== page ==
Recent Posts

Russian Socialists in the Struggle for Democracy

For the past few weeks, protests for fair elections in upcoming municipal polls have become weekly in Moscow and St. Petersburg as thousands have defied authorities to attend unsanctioned rallies. The police crackdown has been particularly harsh in Moscow. Protests on July 27 and August 3 resulted in over 2000 detentions. Images of police in riot gear wrestling citizens to the ground and beating peaceful protesters were reminiscent of the mass protests against election fraud in 2011-2012.

Members of the Russian Socialist Movement, a small Marxist, anti-Stalinist organization active in the Russian left, have been participants in local electoral campaigns and in the protests. Two RSM activists, Valeria Kovelishina and Ilya Budraitskis talk about the Russian Socialist Movement, their electoral work, the protests for democracy in Russia and what they might mean for the future.

Witnessing the Collapse of Communism


Roundtable discussion marking the 30th anniversary of the collapse of communism in Eastern Europe. Participants include Timothy Garton Ash, Bridget Kendall, and Jens Reich.

The Evictors

Around Moscow, there’s a whole industry of so-called “black creditors” — microfinance institutions (or MFOs) that swindle and seize debtors’ homes. Ivan Golunov’s investigation for Meduza has discovered that almost 500 apartments have been seized from their owners over the past five years without so much as a court order. In fact, this scheme involves more than simply “squeezing” people from their homes. It is possibly part of a wider, international money-laundering system. Here’s Meduza special correspondent Ivan Golunov on the ins and outs of this industry.

Who’s to Blame for Peregruzka?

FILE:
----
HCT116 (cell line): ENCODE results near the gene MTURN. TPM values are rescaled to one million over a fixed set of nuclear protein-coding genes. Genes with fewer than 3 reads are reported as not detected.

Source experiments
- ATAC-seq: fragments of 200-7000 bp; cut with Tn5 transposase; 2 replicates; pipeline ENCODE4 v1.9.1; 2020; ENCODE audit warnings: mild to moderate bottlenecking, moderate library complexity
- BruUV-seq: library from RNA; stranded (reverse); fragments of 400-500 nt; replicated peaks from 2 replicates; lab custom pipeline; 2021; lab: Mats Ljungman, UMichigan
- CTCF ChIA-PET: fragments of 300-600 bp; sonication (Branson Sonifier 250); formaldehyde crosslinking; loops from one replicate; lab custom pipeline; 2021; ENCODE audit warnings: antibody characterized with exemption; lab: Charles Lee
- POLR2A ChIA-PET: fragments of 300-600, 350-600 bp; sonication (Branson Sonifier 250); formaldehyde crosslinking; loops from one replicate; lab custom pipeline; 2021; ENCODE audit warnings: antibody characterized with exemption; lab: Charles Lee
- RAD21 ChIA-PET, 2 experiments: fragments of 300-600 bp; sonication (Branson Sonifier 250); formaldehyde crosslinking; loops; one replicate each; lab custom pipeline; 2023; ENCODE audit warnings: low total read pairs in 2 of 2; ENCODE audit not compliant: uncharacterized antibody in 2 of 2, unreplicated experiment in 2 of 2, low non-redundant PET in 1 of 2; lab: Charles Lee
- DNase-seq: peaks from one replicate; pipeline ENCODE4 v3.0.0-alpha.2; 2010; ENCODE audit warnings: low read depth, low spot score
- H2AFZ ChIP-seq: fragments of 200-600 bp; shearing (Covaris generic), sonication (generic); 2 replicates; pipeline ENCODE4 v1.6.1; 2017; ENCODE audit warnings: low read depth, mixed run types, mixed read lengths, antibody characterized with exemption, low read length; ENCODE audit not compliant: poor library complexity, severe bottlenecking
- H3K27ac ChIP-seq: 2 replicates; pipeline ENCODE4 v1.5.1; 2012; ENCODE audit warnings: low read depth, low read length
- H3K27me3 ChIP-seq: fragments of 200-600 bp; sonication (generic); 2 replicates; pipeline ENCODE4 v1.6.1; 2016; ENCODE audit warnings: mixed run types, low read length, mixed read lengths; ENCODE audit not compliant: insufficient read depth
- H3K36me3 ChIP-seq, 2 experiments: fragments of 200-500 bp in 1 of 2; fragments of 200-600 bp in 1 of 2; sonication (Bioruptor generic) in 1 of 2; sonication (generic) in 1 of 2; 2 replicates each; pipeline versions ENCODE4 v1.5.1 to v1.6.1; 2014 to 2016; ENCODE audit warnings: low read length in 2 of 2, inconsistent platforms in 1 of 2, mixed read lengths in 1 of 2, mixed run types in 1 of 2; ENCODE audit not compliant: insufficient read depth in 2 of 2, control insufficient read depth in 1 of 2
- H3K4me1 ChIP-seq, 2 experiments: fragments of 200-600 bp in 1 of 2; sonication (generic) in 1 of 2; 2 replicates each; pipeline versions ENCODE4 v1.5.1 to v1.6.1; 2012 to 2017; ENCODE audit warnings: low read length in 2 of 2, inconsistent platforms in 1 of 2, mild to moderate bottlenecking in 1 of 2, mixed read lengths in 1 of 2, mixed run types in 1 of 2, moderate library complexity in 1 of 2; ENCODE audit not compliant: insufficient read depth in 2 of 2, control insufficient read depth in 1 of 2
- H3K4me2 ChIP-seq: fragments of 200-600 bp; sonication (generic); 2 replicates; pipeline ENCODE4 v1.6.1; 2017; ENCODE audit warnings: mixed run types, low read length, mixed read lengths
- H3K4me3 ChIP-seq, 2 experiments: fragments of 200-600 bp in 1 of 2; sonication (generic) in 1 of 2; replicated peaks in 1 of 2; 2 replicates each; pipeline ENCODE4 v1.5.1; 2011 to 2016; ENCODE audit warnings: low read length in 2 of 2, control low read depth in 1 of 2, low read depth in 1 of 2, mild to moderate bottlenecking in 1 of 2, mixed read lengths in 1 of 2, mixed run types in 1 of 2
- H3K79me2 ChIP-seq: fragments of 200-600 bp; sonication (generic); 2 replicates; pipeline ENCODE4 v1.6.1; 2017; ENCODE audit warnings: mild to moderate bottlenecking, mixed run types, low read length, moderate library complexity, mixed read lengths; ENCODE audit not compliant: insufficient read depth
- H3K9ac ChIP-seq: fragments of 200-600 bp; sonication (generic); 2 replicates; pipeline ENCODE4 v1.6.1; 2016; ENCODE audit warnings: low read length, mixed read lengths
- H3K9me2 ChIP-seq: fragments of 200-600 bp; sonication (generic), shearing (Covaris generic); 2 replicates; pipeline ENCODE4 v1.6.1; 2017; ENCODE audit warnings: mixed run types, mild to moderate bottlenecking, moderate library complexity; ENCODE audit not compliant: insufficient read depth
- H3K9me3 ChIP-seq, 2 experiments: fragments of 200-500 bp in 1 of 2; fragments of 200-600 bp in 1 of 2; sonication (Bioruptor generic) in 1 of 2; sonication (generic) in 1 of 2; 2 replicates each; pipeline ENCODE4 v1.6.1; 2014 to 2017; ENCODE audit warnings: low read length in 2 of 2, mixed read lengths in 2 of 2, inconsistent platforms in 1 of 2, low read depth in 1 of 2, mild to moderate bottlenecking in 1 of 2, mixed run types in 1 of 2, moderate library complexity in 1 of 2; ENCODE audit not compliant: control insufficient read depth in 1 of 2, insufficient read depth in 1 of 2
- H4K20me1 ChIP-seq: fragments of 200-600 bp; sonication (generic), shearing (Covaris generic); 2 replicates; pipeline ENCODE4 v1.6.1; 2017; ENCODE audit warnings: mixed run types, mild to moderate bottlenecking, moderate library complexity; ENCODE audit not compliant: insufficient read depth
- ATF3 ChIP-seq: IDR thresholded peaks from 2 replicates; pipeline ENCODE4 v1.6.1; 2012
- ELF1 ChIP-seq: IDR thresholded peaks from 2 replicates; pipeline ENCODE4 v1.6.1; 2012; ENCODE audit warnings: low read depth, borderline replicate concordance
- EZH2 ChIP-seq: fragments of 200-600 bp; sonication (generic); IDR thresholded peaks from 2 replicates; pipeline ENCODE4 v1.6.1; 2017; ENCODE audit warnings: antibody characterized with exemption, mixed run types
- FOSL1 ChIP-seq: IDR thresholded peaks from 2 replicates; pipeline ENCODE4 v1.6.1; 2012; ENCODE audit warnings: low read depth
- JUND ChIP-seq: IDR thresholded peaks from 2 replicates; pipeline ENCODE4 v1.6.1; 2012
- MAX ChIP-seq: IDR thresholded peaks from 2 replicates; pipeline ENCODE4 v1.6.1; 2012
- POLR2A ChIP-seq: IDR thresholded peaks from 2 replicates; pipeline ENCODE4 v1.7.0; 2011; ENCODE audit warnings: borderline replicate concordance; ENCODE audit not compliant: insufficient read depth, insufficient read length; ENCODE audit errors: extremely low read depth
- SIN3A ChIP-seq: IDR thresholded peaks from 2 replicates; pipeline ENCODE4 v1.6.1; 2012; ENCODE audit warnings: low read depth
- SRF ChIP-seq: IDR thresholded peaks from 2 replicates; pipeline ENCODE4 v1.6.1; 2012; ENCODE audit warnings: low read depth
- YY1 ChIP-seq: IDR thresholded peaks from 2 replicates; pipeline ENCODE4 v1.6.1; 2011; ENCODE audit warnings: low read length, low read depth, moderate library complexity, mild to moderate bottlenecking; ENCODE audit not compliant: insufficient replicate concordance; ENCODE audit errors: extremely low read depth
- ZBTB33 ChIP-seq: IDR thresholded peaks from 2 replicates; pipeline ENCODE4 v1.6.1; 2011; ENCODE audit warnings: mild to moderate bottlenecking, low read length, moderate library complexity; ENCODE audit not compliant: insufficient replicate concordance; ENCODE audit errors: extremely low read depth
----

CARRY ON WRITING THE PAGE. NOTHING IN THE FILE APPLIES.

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The plastic Reset button snafu has perhaps gotten far too much press than it deserves, and admittedly I’ve played my part in promoting the story.  If anything Americans can add peregruzka and perezagruzka to their Russian lexicon of tovarishch, borscht, vodka, glasnost, perestroika, da, and nyet. But amid all the cracks at Clinton for the goof, few have asked who is responsible for the mistake.  And since American discourse is so obsessed with “accountability,” one would imagine that the culprit would have stood up by now and engaged in a bit of samokritika.  Don’t hold your breath. The only words coming out of the State Department is the frank admission that they screwed up, which I guess is refreshing since the last Administration was so reluctant to admit mistakes.  Nevertheless, the question of who dunnit? is intriguing foreign policy nerd gossip even if wholly unimportant in a world-historical sense.  So who is to blame, or as the Russians say, “Kto vinovat?” Here’s what the Cable uncovered:

U.S. government officials were hesitant to point fingers, at least publicly. A State Department spokesman told The Cable he had no idea and had not heard anyone else ask the question, hinting perhaps that it was a story hardly worthy of pursuit.

Other State Department sources insisted that Foggy Bottom’s area specialists and premier Russian speakers — among them Undersecretary of State for Political Affairs William J. Burns, who was in Moscow last month, Assistant Secretary of State for Europe and Eurasian Affairs Daniel Fried, and his deputy Ian Kelly, were not the culprits.

Pressed, State Department sources suggested it might have been a communications staffer in the secretary’s office. “But [Clinton] was amused and not annoyed,” one source stressed.

One former senior official said he questioned whether the gag gift, even had it been properly translated, was appropriate. “It’s a pretty important relationship. This risked having it become an attention grabber. They might have been more serious about it.”

But others said to lighten up.

“Not sure where the translation came from, but the fact is we screwed up in not catching it before meeting,” said one senior U.S. government official. “I guess that’s one of perils of gag gifts. Anyway — we made a mistake, no excuses.”

So it wasn’t the State Department careerists and Clinton wasn’t (publicly) annoyed. Still that poor anonymous staffer must be shitting bricks.  I guess we’ll only know the gravity of the mistake if there’s a sudden job opening in Clinton’s staff.  I can see the ad now:

Wanted: Reliable and well organized person interested in international affairs.  Must like travel and hobnobbing with potentates.  College degree needed. No experience necessary. Russian language skills a must.